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No Appetite for Handgun Ban in Canada’s Senate

On Monday, April 8th, the Standing Senate Committee on National Security and Defence (SECD) reviewed Bill C-71 clause by clause.
Senator Marilou McPhedran, who worked with the Coalition for Gun Control while serving on the government’s Firearms Advisory Committee, is desperate to ram a handgun ban down our throats before the federal election because she fears she will not get the chance afterward.
Senator Don Plett led the charge against the more restrictive aspects of Bill C-71 and successfully added amendments to:
  • leave the current 5-year background check in place instead of expanding them to an applicant’s entire life;
  • repeal the provision requiring a separate Authorization to Transport to border crossings and gunsmiths;
  • repeal the provision stopping the Minister from fixing RCMP classification errors (of which there have been many).
McPhedran first proposed amending Bill C-71 to include a handgun ban on April 3, 2019. Minister Bill Blair’s refusal to tell her what she wanted to hear drew condescending fire from her during Blair’s testimony before the committee.
Asked McPhedran: “Given that the window for Parliamentary action on your yet-to-be-released report is getting smaller every day. Why not add handguns to the definition of prohibited firearms that’s in Bill C-71? Why not take that action now?”
“I know there are people who are saying just do it quickly,” Minister Blair replied. “Frankly, I think we should do it right.”
Unable to get her way with Minister Blair, Senator McPhedran tweeted her intention to amend Bill C-71.
“Today, I will move at #SECD’s clause-by-clause on Bill #C71 an amendment to add handguns to the ‘prohibited firearm’ list in the Criminal Code. Read full news release here:
After presenting both her amendment and a grandstanding speech in support of it, senators took turns shooting it down.
Senator Plett: “We have a minister who tells us he is dealing with it. [a handgun ban] I don’t like the fact that he’s dealing with it but I accept the fact that he’s in government. He got elected to represent and he got appointed to be the Minister… But we are stepping on territory that is not our business to step on.”
Senator Pratte: “I think this amendment is premature because there is this consultation process that is nearly completed now. And there remains the question of what happens to the owners of these firearms. Usually when firearms are prohibited, they’re usually grandfathered. It’s not indicated here. So, while I appreciate the intention and I’m very sympathetic to it, I’ll probably abstain on my vote.”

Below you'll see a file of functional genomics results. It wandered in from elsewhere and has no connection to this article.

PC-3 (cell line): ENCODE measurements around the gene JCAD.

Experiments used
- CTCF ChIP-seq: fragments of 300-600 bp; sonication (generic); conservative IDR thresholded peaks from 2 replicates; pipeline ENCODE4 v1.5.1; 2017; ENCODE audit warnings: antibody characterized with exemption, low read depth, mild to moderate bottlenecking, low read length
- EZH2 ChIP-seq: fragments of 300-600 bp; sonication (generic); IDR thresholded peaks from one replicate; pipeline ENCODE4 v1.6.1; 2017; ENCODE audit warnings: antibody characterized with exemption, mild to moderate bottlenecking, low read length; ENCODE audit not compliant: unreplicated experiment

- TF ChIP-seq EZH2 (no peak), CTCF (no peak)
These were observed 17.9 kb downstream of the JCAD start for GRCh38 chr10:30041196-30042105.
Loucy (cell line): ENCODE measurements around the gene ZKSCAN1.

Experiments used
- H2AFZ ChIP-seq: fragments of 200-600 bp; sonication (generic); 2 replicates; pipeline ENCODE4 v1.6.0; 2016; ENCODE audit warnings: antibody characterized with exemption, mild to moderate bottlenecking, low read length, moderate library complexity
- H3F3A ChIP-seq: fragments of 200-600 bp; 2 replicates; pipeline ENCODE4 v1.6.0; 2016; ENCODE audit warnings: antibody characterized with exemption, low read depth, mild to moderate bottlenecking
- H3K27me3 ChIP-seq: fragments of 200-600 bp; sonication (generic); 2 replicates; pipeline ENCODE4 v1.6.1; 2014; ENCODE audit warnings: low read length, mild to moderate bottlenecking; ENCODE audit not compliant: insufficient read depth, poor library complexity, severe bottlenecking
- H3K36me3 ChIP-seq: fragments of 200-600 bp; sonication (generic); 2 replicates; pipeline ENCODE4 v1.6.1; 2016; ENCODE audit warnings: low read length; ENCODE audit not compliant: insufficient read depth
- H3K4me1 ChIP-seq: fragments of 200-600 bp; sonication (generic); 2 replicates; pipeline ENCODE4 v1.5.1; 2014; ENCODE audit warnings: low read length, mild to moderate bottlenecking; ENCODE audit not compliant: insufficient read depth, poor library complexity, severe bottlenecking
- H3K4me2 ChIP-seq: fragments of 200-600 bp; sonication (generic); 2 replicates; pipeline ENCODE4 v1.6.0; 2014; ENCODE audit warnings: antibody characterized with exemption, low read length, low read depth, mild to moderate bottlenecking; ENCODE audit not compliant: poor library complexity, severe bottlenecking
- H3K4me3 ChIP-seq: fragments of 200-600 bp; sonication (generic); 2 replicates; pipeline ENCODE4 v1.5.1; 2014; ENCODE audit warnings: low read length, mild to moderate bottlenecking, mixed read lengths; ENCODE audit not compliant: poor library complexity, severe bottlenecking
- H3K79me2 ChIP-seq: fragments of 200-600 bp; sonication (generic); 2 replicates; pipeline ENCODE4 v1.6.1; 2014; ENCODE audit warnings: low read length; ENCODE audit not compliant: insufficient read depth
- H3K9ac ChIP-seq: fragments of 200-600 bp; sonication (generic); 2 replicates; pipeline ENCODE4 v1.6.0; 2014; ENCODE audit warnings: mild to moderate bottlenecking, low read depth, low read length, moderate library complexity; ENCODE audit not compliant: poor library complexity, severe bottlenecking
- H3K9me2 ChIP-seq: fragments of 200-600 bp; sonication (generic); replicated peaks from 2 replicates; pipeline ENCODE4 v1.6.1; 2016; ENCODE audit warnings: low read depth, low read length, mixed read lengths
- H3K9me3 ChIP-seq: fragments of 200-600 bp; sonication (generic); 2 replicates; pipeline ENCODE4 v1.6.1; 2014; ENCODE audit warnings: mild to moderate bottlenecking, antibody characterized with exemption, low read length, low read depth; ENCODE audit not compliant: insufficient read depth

Senator Gold: “Even though time is running out in this Parliament, I do think it’s appropriate to allow the consultation to be completed, because it’s a complicated issue, so for that reason I think I would abstain as well.”
Senator Boisvenu: “I share the opinion set forth by my collogue across the way. It’s premature.”
Why she issued her press release hours before SECD was scheduled to meet remains a mystery. Was she virtue signalling to her former colleagues at Coalition for Gun Control? Was it an attempt to pressure her fellow “independent” senators into supporting her? Whatever her reasons, her grandstanding at committee did not yield her intended results.
She garnered only a single vote in favour of her amendment, in addition to her own.
The final vote count:
  • Yes: 2
  • No: 6
  • Abstentions: 3
Then came an interesting announcement from the Speaker of the Senate.
“Please note that due to unforeseen circumstances, Minister Goodale will not be attending Question Period in the Senate this afternoon.”
This left some wondering if Senator McPhedran’s failed handgun ban amendment was the cause of Minister Goodale’s sudden “unforeseen circumstances.”
How each Senator voted:
  • Senator Boisvenu: No
  • Senator Gold: Abstain
  • Senator Griffin: No
  • Senator Jaffer: Yes
  • Senator McIntyre: Abstain
  • Senator McPhedran: Yes
  • Senator Oh: No
  • Senator Plett: No
  • Senator Pratte: Abstain
  • Senator Richards: No
  • Senator Wells: No
On behalf of our members and firearm owners across the nation, the CSSA is grateful for Senator Plett’s continued opposition to Bill C-71, and his steadfast defence of Canada’s law-abiding community, our culture of safety and the long, proud history of the shooting sports.

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